PC sales dropped by more than 25% year-over-year in the last quarter of 2022, as did the prices for the hardware that did sell, according to several reports from industry research groups.
Every major PC vendor saw the heavy declines in PC sales, with Dell Technologies hardest hit in the fourth quarter; it experienced as much as a 37% drop in sales. Apple was the least affected, with as little as a 2.1% decline. (The figures vary somewhat depending on reports from IDC, Gartner and Canalys.)
The sales declines didn’t reshuffle the top three worldwide PC vendors with Lenovo maintaining its top spot, followed by HP and Dell.
While Lenovo retained 24% of the market share, it also endured its steepest decline since research firm Gartner started tracking the PC market. Lenovo’s shipments fell in all regions except Japan, declining by more than 30% in Europe, Middle East and Africa (EMEA) and Latin America.
HP and Dell also saw historically steep declines. HP was hit hardest in the EMEA market, where shipments fell 44% year-over-year. For Dell, weak demand in the large business market affected shipments in the second half of 2022.
The EMEA PC market suffered a historic decline of 37.2% year-over-year due to the intersection of political unrest, inflationary pressures, interest rate increases, and recession fears, according to Gartner.
The Asia Pacific market (excluding Japan) declined 29.4% year-over-year, mainly due to the market in China. While the fourth quarter has traditionally a been peak season for China’s business PC market, budget cuts by the Chinese government and uncertainty around COVID policies led to a significant drop in overall PC demand, Gartner said.
For all of 2022, laptop and desktop sales were down about 16% compared to 2021, according to all the three reports. Last year’s decline was somewhat cushioned by a nearly historic year in PC sales in 2021, where year-over-year growth was around 15%.
Mikako Kitagawa, a director analyst at Gartner, said 2022’s precipitous drop can be attributed to the global inflation, higher interest rates, and the anticipation of a global recession, which has yet to materialize.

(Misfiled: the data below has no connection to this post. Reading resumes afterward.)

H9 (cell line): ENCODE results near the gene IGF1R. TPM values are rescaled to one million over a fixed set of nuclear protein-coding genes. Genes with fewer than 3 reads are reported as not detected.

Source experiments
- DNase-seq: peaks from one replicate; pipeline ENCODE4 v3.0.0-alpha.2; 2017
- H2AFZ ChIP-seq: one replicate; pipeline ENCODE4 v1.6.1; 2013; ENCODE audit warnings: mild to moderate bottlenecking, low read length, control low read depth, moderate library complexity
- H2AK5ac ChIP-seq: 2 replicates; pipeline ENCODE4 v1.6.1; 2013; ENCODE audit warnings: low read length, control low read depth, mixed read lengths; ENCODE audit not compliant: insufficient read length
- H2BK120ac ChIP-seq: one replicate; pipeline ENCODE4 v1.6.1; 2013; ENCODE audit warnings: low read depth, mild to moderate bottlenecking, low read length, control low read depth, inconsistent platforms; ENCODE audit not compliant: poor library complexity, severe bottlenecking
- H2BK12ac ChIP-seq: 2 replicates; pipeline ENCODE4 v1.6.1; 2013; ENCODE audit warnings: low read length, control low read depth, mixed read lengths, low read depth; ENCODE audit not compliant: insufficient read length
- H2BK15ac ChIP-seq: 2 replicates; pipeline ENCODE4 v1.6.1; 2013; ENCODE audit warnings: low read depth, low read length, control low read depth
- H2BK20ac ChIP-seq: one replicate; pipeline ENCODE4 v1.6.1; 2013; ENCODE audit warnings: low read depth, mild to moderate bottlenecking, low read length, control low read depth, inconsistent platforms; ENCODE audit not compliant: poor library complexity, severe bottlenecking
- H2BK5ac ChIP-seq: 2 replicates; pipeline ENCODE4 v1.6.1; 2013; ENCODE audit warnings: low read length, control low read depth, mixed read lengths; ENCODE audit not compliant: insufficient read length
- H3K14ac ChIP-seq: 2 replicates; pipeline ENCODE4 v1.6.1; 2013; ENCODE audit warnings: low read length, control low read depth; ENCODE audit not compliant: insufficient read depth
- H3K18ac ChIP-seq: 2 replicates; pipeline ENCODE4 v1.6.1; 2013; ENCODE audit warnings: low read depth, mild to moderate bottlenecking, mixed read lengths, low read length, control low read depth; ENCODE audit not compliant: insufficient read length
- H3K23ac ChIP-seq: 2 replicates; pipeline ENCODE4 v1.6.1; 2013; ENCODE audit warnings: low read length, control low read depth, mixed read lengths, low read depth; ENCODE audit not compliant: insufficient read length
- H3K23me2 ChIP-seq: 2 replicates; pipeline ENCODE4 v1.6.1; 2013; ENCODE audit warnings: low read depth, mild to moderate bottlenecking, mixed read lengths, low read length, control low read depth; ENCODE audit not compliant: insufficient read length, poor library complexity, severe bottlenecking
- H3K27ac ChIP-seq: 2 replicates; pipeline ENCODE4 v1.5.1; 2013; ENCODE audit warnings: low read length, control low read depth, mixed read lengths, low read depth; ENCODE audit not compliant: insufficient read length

“The enterprise PC market is also being impacted by a slowing economy,” Kitagawa said in a statement. “PC demand among enterprises began declining in the third quarter of 2022, but the market has now shifted from softness to deterioration. Enterprise buyers are extending PC lifecycles and delaying purchases, meaning the business market will likely not return to growth until 2024.”
Ryan Reith, group vice president with IDC’s Worldwide Mobility and Consumer Device Trackers, said consecutive quarter-over-quarter declines in 2022 does paint a “gloomy picture of the PC market,” but it’s really about perception.
“There’s no question when we look back at this time that the rise and fall of the PC market will be one for the record books, but plenty of opportunity still lies ahead.,” he said. “We firmly believe the market has the potential to recover in 2024 and we also see pockets of opportunity throughout the remainder of 2023.”
The sales figures include computers running Windows, macOS, and the Chrome operating systems.
“As expected, the global PC market faced further headwinds in Q4 to round out what has been a difficult 2022,” Ishan Dutt, senior analyst at Canalys, said in a report.
A December poll of around 250 PC channel partners by Canalys showed that 60% expect revenue to remain flat or decline in 2023.
“Despite the short-term difficulty, the long-term outlook for PCs remains positive,” Dutt said. “Shipments in 2022 were down by 16%, and we expect a further contraction in 2023, but in both years, total volumes will remain higher than in the pre-pandemic era of 2019. This challenging environment for the PC industry is anticipated to last until the second half of this year.”
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